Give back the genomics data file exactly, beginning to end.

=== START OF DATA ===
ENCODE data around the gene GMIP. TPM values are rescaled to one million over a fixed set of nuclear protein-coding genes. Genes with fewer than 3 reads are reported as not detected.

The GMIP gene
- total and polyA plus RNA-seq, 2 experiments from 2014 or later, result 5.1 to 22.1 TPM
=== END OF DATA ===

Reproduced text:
ENCODE data around the gene GMIP. TPM values are rescaled to one million over a fixed set of nuclear protein-coding genes. Genes with fewer than 3 reads are reported as not detected.

The GMIP gene
- total and polyA plus RNA-seq, 2 experiments from 2014 or later, result 5.1 to 22.1 TPM